Yes, my part in this conversation should be relatively brief. As the so-called “Dean of Harry Potter Scholars,” I became involved with Harry Potter in the year 2000, when I first started to read the books to my seven children. I quickly became entranced by them, and their depth of meaning, and I wrote a book that became The Hidden Key to Harry Potter in 2002. And, from there, I’ve written five or six books on the subject of J.K. Rowling’s work, and as you mentioned, I write on a regular basis at hogwartsprofessor.com.

Now, most of the posts are about Cormoran Strike, but, in that role, I’ve been among the cadre of Potter pundits for close to 20 years now. From that vantage, I know, pretty much, the academic crowd and I know the fandom experts. I’ve been in anthologies written all over the community, from the Big 5 publishing houses to self-published works. I’ve talked at universities from Saint Andrews and Pepperdine to Princeton, University of Chicago, etc. And that’s been my role, as largely at the nexus point of fandom and academia.

So, when Hollywood decided that they were going to make a game show about Harry Potter, I was one of the first people that they called, because they were looking for contestants. In my Gilderoy moment, I imagined they might be wanting me to be a contestant, but, they gave a quick little test and I demonstrated, once again, that my contributions to Harry Potter scholarship are not my mastery of detail inside the books, and certainly not in the movies. Which, frankly, I’ve always despised as maladaptations.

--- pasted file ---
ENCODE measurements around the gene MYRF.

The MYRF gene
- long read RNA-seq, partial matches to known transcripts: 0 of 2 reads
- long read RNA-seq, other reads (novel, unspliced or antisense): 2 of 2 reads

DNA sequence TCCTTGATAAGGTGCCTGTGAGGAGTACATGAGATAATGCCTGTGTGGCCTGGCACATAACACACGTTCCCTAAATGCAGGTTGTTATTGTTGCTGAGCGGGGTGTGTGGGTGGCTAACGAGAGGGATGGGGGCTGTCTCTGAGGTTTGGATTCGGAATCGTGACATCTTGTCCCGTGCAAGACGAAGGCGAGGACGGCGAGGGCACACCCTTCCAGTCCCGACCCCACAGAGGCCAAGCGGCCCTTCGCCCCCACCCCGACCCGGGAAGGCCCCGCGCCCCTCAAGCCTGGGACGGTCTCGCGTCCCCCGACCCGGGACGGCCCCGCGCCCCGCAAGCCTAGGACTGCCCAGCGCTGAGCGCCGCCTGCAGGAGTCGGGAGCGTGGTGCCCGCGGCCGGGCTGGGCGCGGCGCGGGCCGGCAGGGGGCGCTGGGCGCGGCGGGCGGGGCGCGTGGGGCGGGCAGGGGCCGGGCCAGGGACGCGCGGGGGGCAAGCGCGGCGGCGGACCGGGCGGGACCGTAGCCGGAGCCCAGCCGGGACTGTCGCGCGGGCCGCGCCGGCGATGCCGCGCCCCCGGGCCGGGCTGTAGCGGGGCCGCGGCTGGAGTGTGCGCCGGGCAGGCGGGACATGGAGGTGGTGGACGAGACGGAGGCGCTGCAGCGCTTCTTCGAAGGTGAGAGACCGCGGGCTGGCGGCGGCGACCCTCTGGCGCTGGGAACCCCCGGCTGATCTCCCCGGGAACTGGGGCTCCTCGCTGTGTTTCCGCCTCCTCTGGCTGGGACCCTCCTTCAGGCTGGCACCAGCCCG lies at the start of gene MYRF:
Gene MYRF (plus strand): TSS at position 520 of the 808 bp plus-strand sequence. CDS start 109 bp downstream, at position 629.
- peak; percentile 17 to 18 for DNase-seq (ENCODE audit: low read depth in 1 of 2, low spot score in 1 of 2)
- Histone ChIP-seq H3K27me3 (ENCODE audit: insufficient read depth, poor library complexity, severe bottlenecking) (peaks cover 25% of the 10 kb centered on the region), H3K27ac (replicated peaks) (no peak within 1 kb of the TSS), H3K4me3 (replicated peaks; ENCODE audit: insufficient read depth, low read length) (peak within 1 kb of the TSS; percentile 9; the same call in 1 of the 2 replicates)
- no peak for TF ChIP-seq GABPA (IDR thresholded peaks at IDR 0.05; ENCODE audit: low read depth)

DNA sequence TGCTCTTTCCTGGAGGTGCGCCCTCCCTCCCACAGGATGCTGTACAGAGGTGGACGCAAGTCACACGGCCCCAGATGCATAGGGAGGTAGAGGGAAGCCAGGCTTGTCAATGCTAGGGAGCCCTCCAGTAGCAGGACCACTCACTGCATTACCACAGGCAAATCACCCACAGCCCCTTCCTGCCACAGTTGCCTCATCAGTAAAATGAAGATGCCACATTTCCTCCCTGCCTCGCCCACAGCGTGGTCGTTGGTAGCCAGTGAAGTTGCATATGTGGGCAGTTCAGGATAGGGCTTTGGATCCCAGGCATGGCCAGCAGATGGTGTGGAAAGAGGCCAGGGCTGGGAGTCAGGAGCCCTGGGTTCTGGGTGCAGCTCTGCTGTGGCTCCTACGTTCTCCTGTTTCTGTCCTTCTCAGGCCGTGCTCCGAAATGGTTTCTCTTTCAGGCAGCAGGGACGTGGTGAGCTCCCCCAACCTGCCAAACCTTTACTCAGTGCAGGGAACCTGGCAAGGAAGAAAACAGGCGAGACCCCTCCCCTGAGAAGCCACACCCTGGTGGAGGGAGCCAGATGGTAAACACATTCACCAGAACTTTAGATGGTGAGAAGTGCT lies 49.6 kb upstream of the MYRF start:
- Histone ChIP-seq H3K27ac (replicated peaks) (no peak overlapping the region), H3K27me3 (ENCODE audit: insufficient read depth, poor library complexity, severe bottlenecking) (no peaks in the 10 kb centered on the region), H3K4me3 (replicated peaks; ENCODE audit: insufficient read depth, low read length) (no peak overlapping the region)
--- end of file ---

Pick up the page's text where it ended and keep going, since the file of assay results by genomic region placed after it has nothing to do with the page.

But, they still continued the conversation with me for several weeks, because they wanted to pick my brain about people that they should invite. I asked their permission to post about the show and about the possibility of contestants being taken from the gallery of Hogwartsprofessor.com. I put up a post, and that pretty much ends my part of this conversation, other than to say that I was thrilled to see David, who has been a guest poster, a longtime reader, listener and a friend from Harry Potter conferences all over the United States. Especially when he lived in Philadelphia, and I was living just north of Philadelphia.

It was thrilling to see David work his way through all those interviews to get to the contestant stage, and then to do so well last night. I know he’s a very serious reader, and that his movie acumen is kind of an add-on, but it was still wonderful to see one of our own up there on stage. Congratulations David, it was wonderful to watch last night with you.


Thank you. Thank you.

David’s comment on John’s post announcing the contestant call.

More after the jump!